They are everywhere around you. They’re the center of attention at any gathering. And they have an endless array of witty comments to entertain their large circle of friends. They make themselves heard. Loudly.

But what about introverts? Just as only the tip of the iceberg peeks out of the ocean while its huge mass remains unseen in the depths below, most of an introvert’s rich inner life remains hidden within. They listen more than they talk, and think before they speak.

But don’t mistake that for a lack of character or creativity. Many of mankind’s greatest innovators and leaders were introverts. Their ideas simmered below the surface until the time came to unleash their revolutionary ideas—in their own quiet but supremely powerful way.

This week marks the yahrtzeit of an incredible woman, Rebbetzin Chaya Mushka, wife of our Rebbe. So much can be said about the Rebbetzin’s greatness, including her wisdom, her kindness, her self-sacrifice and her tremendous spiritual stature. But what stands out most perhaps was her humble, behind the scenes, quiet dignity. It was a dignity that exuded the most potent power.

In our article Are You An Introvert? we take a look at Susan Cain’s best-selling book, Quiet—The Power of Introverts in a World That Can’t Stop Talking. What do ancient Jewish teachings say about this increasingly popular trend of valuing the quality of an introvert? And how can this trend lead us to a more rectified world?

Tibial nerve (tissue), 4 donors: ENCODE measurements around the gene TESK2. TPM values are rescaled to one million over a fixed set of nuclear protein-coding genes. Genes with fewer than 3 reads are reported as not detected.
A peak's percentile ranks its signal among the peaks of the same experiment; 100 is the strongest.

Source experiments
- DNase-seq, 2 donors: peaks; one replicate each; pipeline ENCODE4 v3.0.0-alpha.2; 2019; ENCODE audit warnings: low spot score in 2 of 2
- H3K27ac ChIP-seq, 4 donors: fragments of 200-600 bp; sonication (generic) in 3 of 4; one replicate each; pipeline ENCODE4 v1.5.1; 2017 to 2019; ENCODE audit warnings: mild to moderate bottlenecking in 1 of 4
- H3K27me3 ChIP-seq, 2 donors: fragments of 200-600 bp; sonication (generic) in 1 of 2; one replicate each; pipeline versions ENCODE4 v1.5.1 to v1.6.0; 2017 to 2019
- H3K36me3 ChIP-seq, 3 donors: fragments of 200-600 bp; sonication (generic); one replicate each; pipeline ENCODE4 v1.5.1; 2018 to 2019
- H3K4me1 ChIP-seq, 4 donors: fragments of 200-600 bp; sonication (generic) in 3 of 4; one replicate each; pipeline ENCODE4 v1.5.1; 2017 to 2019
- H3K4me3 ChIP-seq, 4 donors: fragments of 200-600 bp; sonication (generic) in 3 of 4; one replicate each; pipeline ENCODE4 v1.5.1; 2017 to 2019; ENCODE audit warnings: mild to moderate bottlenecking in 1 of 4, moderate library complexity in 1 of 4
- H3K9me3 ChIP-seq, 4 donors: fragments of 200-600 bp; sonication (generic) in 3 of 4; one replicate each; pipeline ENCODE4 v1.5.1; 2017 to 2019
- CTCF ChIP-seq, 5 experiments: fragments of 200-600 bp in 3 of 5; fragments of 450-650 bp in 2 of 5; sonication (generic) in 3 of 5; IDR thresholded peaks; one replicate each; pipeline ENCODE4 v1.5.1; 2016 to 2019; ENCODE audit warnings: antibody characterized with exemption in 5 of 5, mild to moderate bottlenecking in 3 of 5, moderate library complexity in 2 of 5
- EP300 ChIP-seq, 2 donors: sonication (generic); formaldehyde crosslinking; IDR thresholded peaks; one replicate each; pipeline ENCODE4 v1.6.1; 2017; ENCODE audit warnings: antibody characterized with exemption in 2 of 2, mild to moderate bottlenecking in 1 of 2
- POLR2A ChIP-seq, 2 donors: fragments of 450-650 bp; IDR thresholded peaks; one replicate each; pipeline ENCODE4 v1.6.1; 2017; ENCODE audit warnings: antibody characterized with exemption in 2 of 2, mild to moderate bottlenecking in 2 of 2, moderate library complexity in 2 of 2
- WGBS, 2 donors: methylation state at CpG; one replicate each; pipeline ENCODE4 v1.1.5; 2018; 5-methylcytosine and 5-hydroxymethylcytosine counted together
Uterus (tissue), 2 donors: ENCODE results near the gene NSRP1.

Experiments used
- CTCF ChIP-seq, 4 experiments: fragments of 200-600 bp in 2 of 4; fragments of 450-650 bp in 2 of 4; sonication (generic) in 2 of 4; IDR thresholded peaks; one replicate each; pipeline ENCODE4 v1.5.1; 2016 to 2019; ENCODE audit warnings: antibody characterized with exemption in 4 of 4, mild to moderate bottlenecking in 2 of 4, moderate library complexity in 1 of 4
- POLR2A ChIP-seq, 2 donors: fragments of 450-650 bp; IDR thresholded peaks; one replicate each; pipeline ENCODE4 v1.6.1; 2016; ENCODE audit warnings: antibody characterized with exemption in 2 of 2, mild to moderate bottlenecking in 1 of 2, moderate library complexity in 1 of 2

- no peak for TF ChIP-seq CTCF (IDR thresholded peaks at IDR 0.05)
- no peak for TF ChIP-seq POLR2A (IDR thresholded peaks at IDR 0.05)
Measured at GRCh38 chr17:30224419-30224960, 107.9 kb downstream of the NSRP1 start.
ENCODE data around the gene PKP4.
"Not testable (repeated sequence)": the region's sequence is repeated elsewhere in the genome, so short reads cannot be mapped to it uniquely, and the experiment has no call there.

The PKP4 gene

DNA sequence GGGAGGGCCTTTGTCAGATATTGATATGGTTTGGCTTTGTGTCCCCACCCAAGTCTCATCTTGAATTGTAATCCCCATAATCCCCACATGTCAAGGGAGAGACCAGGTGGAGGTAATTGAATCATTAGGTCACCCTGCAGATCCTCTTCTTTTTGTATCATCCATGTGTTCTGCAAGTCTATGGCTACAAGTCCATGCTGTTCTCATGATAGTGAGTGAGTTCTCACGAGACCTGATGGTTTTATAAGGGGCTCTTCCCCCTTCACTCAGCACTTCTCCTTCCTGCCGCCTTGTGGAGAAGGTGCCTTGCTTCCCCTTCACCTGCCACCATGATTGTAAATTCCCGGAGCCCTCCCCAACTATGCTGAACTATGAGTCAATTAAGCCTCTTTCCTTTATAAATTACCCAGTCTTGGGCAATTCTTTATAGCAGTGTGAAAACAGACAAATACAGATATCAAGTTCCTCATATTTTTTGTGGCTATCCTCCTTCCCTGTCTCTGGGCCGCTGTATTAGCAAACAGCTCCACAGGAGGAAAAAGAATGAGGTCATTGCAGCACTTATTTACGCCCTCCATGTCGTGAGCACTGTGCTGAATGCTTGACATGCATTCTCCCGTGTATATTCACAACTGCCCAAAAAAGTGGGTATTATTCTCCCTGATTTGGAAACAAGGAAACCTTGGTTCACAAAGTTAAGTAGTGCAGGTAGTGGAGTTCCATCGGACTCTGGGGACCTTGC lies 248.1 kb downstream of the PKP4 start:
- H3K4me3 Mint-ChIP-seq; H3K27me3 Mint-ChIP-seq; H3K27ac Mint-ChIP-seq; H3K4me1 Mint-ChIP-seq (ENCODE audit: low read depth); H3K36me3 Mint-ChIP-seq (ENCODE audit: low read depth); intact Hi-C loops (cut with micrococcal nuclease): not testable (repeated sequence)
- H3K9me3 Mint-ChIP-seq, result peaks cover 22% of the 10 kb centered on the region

So, whether you are an introvert or extrovert, this week we take some thoughtful moments to reflect upon and appreciate a quiet life filled with enormous power and immeasurable contributions.

Wishing you a powerful week!

Chana Weisberg,
Editor, TJW

Chana Weisberg is the editor of She lectures internationally on issues relating to women, relationships, meaning, self-esteem and the Jewish soul. She is the author of five popular books.

Dear Readers,

It’s not often that our children love their school. Even rarer is when our children eagerly embrace the growth that their school teaches.

Impressed with the enthusiasm that my daughter shows toward her school, and seeing how her eyes sparkle when she talks about what she learns, I was looking forward to attend the school’s parent evening. The principal would be addressing us and explaining how she infuses our daughters with a tangible love of G‑d and a true joy in fulfilling His mitzvahs.